Z-Wave’s New ‘SmartStart’ Dramatically Simplifies Home Automation Installs
SmartStart allows dealers and vendors to easily provision Z-Wave home automation devices off-site, so the entire system is ready control when the products are powered up at home.
A new Z-Wave feature called SmartStart will make it easier than ever to enroll smart devices into a home-automation system for instant interoperability and control.
How much easier can it possibly be to add Z-Wave devices to a smart-home system? Today, all you have to do is press a button to provision a Z-Wave product. The only question is: which button do you press, how many times, and for how long?
Simple enough. Just check the instruction manual.
Say it’s a GE light switch. You would be directed to tap the upper paddle, and then “press here” in the app, and the switch is good to go.
Moving to your Leviton dimmer, press and hold the top paddle for 7 seconds until the LED blinks amber. Then tap the paddle once more.
IoT Consulting LLC
To pair your Honeywell thermostat, press and hold the middle tab on the bottom row until the menu changes.
For a Kwikset lock, press button “A” on the back panel of the lock interior once.
To register a Fibaro sensor, open the battery compartment and press the interior button three times in rapid succession. Pat your head. Rub your belly. And whistle the theme to The Andy Griffith Show.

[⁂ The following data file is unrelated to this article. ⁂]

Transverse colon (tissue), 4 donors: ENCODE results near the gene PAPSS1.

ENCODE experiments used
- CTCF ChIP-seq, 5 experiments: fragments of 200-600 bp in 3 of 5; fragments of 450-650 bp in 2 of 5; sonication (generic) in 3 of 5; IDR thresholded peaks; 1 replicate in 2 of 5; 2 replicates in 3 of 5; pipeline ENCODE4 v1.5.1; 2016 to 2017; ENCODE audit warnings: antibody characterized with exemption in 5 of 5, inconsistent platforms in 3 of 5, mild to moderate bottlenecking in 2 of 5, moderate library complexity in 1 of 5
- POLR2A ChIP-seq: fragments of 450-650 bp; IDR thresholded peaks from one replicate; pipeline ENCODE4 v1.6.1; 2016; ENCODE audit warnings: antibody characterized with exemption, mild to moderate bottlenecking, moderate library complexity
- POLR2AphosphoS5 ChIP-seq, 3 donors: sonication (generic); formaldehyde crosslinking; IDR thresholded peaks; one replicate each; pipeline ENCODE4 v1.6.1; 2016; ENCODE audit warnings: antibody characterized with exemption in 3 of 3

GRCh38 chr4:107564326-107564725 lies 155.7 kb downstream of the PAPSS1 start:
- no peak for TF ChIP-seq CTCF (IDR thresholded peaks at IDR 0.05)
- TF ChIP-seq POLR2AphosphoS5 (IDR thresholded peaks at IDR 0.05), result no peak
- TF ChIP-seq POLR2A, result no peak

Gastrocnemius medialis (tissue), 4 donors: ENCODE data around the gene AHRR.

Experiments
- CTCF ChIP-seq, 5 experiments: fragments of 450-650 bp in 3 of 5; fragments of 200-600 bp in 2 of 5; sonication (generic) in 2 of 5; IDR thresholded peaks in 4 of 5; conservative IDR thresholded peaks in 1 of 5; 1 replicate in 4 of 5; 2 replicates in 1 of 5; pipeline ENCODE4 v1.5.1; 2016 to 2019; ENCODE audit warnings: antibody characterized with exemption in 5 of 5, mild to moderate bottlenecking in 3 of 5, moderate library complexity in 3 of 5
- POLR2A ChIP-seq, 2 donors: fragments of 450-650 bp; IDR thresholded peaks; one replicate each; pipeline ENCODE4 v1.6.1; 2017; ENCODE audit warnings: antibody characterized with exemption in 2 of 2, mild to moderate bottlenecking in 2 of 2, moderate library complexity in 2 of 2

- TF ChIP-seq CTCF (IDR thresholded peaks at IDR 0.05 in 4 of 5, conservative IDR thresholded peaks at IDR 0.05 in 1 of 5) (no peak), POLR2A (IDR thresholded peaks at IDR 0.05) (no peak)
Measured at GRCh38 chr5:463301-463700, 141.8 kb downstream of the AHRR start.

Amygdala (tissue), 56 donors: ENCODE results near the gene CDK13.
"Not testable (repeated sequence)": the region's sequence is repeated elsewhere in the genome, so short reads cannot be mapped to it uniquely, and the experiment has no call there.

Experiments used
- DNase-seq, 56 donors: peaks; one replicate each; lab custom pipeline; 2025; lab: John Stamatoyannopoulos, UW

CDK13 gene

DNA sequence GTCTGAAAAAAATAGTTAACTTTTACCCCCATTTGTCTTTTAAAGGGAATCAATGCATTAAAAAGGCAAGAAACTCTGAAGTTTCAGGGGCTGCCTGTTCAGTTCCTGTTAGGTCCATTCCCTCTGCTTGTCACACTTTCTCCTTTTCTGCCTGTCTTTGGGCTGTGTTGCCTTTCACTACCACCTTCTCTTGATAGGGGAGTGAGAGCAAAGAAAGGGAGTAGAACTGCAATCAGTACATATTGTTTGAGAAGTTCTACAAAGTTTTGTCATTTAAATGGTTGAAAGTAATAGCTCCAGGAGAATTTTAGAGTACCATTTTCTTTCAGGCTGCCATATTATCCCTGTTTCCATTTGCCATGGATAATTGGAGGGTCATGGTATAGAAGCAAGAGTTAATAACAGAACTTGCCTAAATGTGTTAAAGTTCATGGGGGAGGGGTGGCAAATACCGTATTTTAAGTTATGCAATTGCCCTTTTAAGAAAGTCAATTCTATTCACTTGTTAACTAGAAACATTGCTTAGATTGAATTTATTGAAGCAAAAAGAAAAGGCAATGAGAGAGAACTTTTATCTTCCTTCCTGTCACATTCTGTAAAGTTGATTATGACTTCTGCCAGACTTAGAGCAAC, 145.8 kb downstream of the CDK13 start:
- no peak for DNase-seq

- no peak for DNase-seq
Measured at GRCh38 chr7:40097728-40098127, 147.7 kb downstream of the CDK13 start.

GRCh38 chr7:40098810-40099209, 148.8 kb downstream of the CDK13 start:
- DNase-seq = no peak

When you consider a house full of disparate Z-Wave devices in different categories from different manufacturers, the process can be pretty unnerving. It’s not like you can just take your collection of goodies, sit on the couch and enroll them all at once while watching “Judge Judy.” They need to be powered up first. SmartStart fixes that.
The real drag is you might not know the manufacturer of a particular product, like an already-installed light switch, a smart bulb or a sensor. What then? SmartStart fixes that, too.
Folks don’t tend to keep light-bulb instruction manuals these days, and there’s not some big database in the sky that details the pairing methods for every Z-Wave device (although SmartThings does a really good job of it). With SmartStart, you don’t need it.
By the way, this pairing process isn’t unique to Z-Wave. The same annoyance applies to Bluetooth and ZigBee, as well.
Auto-Enrollment with SmartStart
Say goodbye to the tedious enrollment process with the new SmartStart feature, a creation of Z-Wave technology developer Sigma Designs.
There’s no guessing how to register a SmartStart product. Each has a unique QR code on the device itself, as well as the packaging.
Whatever Z-Wave hub (“gateway”) you’re working with, simply open the app for that system and scan the QR codes of the products to be paired. These wunderthings automatically go where they’re supposed to go within the app – lights over here, locks over there, everything in its place ….
“It eliminates all the variations in how you add and subtract devices from a Z-Wave system,” says Avi Rosenthal, principal of IoT Consulting, LLC.
The beauty is that devices don’t need to be powered up to enroll in the system, which means pairing can be done at the factory, distributor’s warehouse, dealer’s office, in the house, with a mouse ….
When the system arrives at a customer premises, Rosenthal explains, “They plug in the gateway, power up the devices, and everything’s synced. The user doesn’t have to do anything.”